Elizabeth Hubert Malott Public Affairs Program: The Future of American Politics
On Thursday, November 17, Norm Ornstein spoke about the outcome of the recent election. Ornstein is a resident scholar at the American Enterprise Institute for Public Policy Research and a frequent contributing writer to The Atlantic and the National Journal. He is the co-author of It’s Even Worse than it Looks: How the American Constitutional System Collided with the New Politics of Extremism. He served as co-director of the AEI-Brookings Election Reform Project and serves as a senior counselor to the Continuity of Government Commission. A ConverAction was held prior to his talk with students, staff, and faculty. Facilitated by Visual Arts Instructor Jonas Becker.
Change Fair (Co-sponsored by IDEA, Laspa Center’s Up for Discussion, and SCORE)
On February 15, representatives from NGOs, political action groups, human and civil rights organizations, and other social justice groups in the greater Los Angeles area were on campus to share information on how to get involved with change. The goal of the fair was for students, faculty, and staff to build connections with groups organizing around important issues and learn ways to contribute to their causes by volunteering or attending related events. The event was held during Wednesday Tea to maximize exposure and attendance. Participating fair organizations included Planned Parenthood, Food Forward, Koreatown Immigrant Workers Alliance, Grand Performances, Uncommon Good, and the Chinatown Community for Equitable Development. Grace Reckers ’18, Gaby Ochoa ’19, and Cienna Sorenson ’19 collaborated in the organization of the event.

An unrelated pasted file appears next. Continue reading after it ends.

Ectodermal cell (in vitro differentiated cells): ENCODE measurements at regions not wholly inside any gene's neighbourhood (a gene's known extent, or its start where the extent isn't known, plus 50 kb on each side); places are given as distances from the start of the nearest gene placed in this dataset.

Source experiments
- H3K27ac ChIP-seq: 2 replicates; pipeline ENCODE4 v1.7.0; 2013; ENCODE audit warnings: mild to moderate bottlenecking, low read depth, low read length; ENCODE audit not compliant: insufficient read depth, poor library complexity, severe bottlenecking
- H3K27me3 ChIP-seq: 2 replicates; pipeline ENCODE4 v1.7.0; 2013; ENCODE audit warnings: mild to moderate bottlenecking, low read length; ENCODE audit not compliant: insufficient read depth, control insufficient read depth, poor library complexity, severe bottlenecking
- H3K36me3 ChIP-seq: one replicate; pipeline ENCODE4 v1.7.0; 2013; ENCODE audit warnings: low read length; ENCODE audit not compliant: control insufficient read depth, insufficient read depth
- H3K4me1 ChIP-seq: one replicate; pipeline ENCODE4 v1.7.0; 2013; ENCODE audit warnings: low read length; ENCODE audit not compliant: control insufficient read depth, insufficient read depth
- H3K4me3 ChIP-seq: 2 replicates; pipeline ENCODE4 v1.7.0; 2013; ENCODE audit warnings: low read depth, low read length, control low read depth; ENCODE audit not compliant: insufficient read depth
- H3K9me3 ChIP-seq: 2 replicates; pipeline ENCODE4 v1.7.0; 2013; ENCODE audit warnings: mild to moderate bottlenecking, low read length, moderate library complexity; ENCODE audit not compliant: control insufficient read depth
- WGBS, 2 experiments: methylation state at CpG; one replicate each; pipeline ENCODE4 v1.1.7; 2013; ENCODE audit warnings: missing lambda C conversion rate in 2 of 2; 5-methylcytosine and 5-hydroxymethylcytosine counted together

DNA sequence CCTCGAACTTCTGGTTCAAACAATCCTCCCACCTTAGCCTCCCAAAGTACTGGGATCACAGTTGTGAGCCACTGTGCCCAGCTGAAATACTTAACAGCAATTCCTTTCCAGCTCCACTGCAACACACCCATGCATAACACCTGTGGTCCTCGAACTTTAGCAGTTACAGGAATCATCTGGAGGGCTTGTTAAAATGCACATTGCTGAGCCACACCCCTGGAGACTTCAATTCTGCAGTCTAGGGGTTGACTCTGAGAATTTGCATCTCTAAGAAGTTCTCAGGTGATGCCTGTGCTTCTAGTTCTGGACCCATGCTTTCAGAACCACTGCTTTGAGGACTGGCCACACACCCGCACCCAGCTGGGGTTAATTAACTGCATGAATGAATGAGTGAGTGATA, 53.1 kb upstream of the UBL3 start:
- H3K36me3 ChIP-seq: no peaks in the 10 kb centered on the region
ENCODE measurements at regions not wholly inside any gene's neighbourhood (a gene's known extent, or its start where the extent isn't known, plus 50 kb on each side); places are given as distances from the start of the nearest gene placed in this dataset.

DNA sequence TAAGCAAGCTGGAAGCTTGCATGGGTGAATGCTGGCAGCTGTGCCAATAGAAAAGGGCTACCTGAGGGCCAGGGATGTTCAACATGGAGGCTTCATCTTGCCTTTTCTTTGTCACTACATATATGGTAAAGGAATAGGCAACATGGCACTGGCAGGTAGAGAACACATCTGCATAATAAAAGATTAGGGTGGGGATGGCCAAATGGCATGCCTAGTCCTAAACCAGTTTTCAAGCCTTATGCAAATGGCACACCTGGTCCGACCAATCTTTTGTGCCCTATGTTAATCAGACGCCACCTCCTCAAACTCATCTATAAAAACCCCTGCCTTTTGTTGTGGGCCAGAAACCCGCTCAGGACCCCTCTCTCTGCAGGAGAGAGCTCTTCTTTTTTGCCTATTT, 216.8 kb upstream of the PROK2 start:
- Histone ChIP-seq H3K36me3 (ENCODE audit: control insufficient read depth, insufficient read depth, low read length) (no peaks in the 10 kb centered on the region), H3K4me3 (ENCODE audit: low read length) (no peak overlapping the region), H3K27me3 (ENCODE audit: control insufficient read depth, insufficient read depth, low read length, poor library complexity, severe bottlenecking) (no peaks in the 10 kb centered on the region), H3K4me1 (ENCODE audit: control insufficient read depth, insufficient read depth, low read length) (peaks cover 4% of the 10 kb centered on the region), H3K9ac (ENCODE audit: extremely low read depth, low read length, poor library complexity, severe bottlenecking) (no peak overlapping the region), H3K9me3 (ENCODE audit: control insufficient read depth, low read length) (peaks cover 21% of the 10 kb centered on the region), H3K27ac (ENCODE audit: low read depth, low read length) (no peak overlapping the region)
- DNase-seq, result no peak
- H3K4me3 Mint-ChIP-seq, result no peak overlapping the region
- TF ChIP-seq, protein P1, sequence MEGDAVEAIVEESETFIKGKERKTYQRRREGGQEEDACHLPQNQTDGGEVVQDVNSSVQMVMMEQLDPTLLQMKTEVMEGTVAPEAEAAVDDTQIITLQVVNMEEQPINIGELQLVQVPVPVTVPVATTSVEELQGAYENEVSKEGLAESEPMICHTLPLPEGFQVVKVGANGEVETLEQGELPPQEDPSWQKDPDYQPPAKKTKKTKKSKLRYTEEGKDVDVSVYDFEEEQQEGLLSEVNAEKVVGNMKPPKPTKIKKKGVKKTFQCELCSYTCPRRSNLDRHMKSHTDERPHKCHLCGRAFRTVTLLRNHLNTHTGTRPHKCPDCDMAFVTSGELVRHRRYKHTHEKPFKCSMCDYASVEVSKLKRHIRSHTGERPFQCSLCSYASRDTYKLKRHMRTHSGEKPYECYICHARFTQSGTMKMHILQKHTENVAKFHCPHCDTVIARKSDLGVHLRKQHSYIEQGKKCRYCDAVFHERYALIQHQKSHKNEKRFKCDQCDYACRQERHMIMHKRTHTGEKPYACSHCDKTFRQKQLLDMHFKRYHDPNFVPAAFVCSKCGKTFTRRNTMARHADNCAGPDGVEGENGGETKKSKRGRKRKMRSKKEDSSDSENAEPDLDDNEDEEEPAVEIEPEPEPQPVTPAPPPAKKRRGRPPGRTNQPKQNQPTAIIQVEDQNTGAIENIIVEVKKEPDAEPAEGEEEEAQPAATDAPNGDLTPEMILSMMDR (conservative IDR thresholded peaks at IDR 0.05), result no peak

Chris Hayes, March 25
MSNBC’s Chris Hayes (of “All in with Chris Hayes”) on “A Colony in a Nation”
The ConverAction scheduled for the Hayes event was postponed and rescheduled after the death of Tatissa Zunguze ’18. Unfortunately the rescheduled date coincided with a student protest and the anticipated participation was not realized. Facilitated by Associate professor of Psychology Jennifer Groscup and Ariel Leavitt ’17.
People’s State of the Union, February 1
In collaboration with OBSA, the IDEA initiative participated in the People’s State of the Union. The event is annual and engages people across the country to come together in Story Circles to reflect on and take part in shaping the current state of our union. Stories were shared back online, inspiring commentary from the USDAC National Cabinet, and the creation of the Poetic Address to the Nation by a diverse group of poets. The event was held on the Scripps campus.
The IDEA website continued to serve as a resource tool for information on campus messages, events, programs, and resources related to inclusion, diversity, equity, and access. Examples include the 7C Diversity Committee programs and news, the President’s Updates on Diversity and Inclusion, and links to the College’s harassment policy, administrative departments, and student organizations.